Lit. wrote:23.000 Lithuanian Freedom Fighters fell - they never surrender alive (this was unwritten rule).
Musashi wrote: Don't write so, because I don't want to make feel you bad I don't know if they surrendered to the Soviets, but they surrendered to AK.
Lit. wrote:Musashi wrote: Don't write so, because I don't want to make feel you bad I don't know if they surrendered to the Soviets, but they surrendered to AK.
I also don't want to make you feel bad to write there what really was so called "AK" in occupied Lithuania. And this is not the topic of this threat. It much more suits to the theme "Holocaust & 20th Century War Crimes". If you really are interested in this, better contact the "Club of the Victims of "AK" in Lithuania".
Lit. wrote:Yes I can read and write also. But as was mentioned above, this is offtopic.
Musashi wrote:I can tell you soldiers from every country surrendered sometimes, regardless if they were for example: Polish, Lithuanian, German, Soviet, American or Japanese
"Suspected partisans were tortured and executed. Friends and relatives of known resistance members were imprisoned and sent to labor camps in Siberia, usually without trial or formal charges. Farms and homes where partisans supposedly took refuge were burned to the ground and their occupants were arrested. The bodies of killed partisans were mutilated and publicly displayed. These tactics only increased the hate of the Soviet occupation, but they also delivered results to the Soviets. Subsequently, the Soviet authorities adopted new strategies. The private farmers, perhaps the strongest supporters of the resistance, faced the forced confiscation and collectivization of their land. This act alone was the most effective tool against the partisans. The farmers were no longer able to supply the guerillas with food and refuge. The most vicious tactic was the wholesale deportation of approximately 300,000 Lithuanians in order to deprive the resistance of supporters. This number represents one out of every ten Lithuanians. The Soviet oppression soon became genocide, the systematic destruction of a nation. As well as forced deportation, the Soviets attempted to discredit the partisans by sending bands of NKVD men disguised as partisans to commit atrocities."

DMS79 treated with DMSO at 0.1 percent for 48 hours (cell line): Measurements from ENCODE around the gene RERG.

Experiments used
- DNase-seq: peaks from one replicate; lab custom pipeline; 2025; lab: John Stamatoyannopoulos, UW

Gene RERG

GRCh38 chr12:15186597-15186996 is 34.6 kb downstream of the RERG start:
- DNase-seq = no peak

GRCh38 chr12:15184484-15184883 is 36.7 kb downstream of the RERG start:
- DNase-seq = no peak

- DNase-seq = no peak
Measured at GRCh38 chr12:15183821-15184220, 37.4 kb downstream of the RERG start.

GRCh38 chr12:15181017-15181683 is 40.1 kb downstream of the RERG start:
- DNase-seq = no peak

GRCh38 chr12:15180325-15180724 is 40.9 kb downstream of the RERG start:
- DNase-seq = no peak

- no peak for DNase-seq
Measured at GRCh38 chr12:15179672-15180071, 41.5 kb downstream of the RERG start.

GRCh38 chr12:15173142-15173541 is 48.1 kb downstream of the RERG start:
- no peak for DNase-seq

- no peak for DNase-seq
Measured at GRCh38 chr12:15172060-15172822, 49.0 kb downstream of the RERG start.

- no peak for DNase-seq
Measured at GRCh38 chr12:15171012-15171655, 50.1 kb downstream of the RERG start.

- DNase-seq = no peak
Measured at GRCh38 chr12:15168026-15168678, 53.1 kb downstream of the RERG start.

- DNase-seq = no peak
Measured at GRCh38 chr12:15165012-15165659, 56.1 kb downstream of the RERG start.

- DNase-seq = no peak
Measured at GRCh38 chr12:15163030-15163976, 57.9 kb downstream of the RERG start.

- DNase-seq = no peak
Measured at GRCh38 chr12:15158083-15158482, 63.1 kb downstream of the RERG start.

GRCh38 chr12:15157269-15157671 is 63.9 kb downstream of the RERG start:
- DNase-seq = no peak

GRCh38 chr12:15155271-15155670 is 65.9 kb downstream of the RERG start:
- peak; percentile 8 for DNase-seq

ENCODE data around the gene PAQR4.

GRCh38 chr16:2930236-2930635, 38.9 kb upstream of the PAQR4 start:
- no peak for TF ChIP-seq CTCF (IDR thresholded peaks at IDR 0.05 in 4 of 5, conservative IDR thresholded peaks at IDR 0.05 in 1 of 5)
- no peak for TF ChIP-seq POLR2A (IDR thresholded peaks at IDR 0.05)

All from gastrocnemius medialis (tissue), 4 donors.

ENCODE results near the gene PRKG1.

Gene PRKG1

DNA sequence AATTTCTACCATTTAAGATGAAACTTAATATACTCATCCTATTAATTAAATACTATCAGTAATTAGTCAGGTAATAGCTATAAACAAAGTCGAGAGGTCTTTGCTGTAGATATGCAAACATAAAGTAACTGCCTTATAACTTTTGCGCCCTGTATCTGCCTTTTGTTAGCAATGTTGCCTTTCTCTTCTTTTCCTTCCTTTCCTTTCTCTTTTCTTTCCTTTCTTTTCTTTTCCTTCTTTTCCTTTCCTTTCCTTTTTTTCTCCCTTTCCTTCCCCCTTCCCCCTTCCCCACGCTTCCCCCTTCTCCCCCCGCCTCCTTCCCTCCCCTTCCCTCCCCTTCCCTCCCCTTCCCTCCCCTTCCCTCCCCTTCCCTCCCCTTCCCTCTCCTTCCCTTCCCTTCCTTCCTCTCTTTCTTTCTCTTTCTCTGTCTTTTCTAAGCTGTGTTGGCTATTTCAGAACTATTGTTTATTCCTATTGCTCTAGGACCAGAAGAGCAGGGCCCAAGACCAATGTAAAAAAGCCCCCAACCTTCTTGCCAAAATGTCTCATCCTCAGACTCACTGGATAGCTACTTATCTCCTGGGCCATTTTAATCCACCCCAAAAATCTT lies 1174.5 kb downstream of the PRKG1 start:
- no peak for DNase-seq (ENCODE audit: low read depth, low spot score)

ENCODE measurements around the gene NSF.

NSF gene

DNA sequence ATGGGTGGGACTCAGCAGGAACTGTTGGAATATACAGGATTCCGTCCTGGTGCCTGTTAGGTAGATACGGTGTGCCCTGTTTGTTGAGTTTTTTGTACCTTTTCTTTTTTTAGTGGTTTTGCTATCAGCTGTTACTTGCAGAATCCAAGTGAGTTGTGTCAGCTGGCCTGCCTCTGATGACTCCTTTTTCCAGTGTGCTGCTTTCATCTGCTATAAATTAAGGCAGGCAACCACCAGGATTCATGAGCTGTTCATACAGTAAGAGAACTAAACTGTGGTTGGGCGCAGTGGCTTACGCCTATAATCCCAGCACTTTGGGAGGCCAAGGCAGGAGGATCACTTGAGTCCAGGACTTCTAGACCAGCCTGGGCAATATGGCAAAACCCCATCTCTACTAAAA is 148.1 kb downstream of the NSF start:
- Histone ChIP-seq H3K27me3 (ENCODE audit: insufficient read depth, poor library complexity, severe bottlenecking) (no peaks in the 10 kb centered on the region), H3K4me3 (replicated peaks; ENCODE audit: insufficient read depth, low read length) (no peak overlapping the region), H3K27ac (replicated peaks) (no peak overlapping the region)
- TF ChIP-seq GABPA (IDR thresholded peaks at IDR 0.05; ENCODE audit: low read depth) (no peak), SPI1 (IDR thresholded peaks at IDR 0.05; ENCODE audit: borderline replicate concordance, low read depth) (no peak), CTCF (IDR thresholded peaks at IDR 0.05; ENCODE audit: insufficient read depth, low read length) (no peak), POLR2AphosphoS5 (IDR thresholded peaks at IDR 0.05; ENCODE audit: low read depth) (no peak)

"The last large unit of guerillas, the Iron Wolf unit, survived until the fall of 1952. This did not represent the end of the armed resistance. In 1955, Radio Vilnius offered an amnesty to partisans, indicating that the government still perceived a guerilla threat. In March 1956, the KGB offered yet another amnesty. In 1956 riots broke out, partly in protest of the Soviet intervention in Hungary. Also in 1956, the partisan leader "Vanagas" (the Hawk, Adolfas Ramanauskas, a U.S. born leader of the Resistance) was captured and hanged in Kaunas. In 1957, several men were arrested for armed resistance. In 1959, fifteen years after the Soviet re-occupation of Lithuania, three partisans were captured in Samogitia. Many partisans committed suicide, sometimes by detonating grenades at face level so that their faces would not be identified, thereby dooming their relatives to imprisonment."
The report of a commission formed in the KGB prison a few days after the arrest of Adolfas Ramanauskas, chief commander of the LLKS partisans' armed forces, on October 15, 1956, noted: "The right eye is covered with haematoma, on the eyelid there are six stab wounds made, judging by their diameter, by a thin wire or a nail going deep to the eyeball. Multiple haematomas in the area of the stomach, a cut wound on a finger of the right hand. The genitalia reveal the following: a large tear wound on the right side of the scrotum and a wound on the left side, both testicles and spermatic ducts are missing."
from the book: http://www.patogupirkti.lt/book/book.as ... 6-757-59-2
Users browsing this forum: Bing [Bot], wm and 2 guests